When faced with either a real danger or even a perceived danger, fight-flight-freeze is one of the body’s first ways of responding to it. Fight-flight-freeze occurs when the body naturally activates a physiological reaction during a perceived dangerous situation. How you respond to the situation will depend on how you assess it and to what degree you feel you can manage it.
For example, imagine this scenario, you’re asleep in your bed and hear a noise downstairs. You get up and realize there is a robber in your house. How do you react? Speaking for the average person, you may decide in an instant that you don’t have the strength to fight a robber or the speed to run from them. So, in order to protect yourself and your family, you make the decision to freeze and find a safe place to hide until the robber has left the house.
- Fight- attack the robber
- Flight- run from the robber
- Freeze-hide from the robber
In this first scenario, there was a real danger. The decision to freeze was your body’s way of adapting to a serious situation and in fact was the best thing you could do.
Now here’s a second scenario. You have a test to take, whether it be for school or work. You’re nervous and don’t know if you’ve prepared enough for it. How do you react? For many people, feeling nervous and anxious about taking a test is typical. The game changer is how you manage and react to those feelings. With the help of adrenaline, a large number of people will immediately decide that they can overcome their nerves and take the test; fight. Some will feel that the test is too hard and they can’t overcome their feelings, so they skip the test; flight. Others, will attempt to take the test, but get overcome with anxiety and will sit there unable to write it; freeze.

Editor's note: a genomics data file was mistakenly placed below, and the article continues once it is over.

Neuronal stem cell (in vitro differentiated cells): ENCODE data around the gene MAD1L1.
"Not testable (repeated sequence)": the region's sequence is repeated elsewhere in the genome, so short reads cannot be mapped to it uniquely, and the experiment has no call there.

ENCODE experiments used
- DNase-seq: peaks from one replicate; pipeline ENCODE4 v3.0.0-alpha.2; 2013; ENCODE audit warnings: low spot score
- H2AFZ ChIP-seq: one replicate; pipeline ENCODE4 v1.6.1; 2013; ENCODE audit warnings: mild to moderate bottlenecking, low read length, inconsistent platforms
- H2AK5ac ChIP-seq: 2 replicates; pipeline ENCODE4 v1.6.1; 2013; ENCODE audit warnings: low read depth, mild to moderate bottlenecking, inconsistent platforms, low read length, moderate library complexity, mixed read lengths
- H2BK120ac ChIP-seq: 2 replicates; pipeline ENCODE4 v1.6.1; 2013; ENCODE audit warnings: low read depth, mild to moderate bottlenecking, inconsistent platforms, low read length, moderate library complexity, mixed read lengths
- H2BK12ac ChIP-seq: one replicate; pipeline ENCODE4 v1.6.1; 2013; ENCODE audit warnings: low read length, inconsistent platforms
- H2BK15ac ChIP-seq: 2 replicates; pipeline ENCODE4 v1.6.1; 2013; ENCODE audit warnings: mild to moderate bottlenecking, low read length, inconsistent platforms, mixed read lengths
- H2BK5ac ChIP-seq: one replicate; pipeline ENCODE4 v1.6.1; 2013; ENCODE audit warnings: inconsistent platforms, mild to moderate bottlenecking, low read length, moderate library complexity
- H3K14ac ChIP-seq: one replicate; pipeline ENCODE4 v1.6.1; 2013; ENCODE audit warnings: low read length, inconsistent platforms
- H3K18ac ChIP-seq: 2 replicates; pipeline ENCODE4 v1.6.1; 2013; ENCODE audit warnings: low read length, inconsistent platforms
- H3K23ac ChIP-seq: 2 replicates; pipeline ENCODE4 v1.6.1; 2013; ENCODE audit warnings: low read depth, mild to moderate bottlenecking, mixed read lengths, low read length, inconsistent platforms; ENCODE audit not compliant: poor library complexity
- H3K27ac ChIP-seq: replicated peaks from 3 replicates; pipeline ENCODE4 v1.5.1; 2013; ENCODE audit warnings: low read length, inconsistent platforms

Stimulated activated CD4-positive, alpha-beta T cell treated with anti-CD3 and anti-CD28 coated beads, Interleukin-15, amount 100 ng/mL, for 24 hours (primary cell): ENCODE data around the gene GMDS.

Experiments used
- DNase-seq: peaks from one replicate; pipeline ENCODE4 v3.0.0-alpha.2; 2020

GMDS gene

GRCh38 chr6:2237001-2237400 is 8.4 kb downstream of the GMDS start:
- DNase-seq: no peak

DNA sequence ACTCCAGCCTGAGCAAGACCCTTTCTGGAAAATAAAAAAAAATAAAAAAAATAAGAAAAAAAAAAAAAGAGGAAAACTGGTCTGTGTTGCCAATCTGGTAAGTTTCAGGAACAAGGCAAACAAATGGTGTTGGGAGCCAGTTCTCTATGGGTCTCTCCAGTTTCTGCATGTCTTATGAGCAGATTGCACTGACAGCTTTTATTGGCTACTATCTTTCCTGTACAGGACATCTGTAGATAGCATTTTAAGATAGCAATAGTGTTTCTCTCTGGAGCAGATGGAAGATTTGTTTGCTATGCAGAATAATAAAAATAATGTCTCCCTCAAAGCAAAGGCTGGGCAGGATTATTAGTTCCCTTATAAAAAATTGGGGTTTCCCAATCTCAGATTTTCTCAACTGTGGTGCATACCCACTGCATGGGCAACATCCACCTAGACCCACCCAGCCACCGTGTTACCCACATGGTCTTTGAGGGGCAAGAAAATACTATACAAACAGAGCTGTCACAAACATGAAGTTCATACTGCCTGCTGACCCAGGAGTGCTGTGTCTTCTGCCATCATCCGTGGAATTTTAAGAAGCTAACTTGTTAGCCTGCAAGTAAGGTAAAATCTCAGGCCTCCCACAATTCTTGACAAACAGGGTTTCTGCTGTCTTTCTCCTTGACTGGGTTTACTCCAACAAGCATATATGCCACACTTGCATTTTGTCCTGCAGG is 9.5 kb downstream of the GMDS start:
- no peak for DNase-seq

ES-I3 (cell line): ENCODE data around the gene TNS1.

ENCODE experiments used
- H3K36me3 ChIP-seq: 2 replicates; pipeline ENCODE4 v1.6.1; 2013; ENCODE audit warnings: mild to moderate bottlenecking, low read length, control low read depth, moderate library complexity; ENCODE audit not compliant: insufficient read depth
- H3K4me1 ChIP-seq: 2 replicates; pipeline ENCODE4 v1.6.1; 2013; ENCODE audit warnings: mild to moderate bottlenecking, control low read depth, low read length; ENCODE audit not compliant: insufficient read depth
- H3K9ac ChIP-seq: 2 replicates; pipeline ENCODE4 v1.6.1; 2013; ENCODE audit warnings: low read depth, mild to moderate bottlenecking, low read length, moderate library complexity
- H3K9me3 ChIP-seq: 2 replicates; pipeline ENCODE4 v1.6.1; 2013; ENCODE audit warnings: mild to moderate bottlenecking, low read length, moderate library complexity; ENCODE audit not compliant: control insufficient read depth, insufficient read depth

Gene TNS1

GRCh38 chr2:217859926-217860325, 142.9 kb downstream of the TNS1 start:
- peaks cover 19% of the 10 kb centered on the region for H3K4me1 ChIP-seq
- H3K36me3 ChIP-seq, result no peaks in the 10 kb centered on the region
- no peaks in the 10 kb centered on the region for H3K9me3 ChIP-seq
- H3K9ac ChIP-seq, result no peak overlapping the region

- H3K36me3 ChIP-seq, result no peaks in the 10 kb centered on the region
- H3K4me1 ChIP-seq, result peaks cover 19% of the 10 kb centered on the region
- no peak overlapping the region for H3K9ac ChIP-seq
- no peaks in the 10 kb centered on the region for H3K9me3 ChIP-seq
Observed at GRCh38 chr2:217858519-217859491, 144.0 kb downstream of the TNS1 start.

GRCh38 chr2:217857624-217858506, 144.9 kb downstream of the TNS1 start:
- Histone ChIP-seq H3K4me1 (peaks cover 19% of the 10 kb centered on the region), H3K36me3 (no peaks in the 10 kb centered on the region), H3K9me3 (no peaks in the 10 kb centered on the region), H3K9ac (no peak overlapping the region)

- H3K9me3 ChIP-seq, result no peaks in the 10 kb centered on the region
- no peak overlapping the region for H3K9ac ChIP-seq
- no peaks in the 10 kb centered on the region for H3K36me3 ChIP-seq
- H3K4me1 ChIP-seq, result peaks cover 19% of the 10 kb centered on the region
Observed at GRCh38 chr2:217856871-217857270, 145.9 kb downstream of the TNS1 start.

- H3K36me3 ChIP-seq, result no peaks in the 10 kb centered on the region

- Fight- take the test
- Flight- skip the test
- Freeze- sit at your desk and write nothing
In this scenario, while you may feel anxious about taking the test and overwhelmed with fear, there really isn’t anything to be afraid of. There’s a chance you may not do well, but if you’re prepared, there’s a good chance you will. Even though there is no real danger, the anxiety you feel activates the fight-flight-freeze reaction and if you aren’t able to recognize and deal with your nerves, the anxiety you feel will impact your daily living and will become a problem.
Moving on from your feelings, thoughts and behaviors….
Recognizing your physical/emotional symptoms, thoughts and behaviors are all first steps to understanding how anxiety presents itself to you; it’s different for everyone. Once you are able to identify when you are feeling anxious, you can learn which strategies to implement to calm yourself and you can make a plan that is helpful in managing your symptoms and reactions. Anxiety is something that should be faced…head on. If you avoid how you’re feeling, this gives your feelings more power over you. The more power your anxiety has, the more it snowballs into something bigger.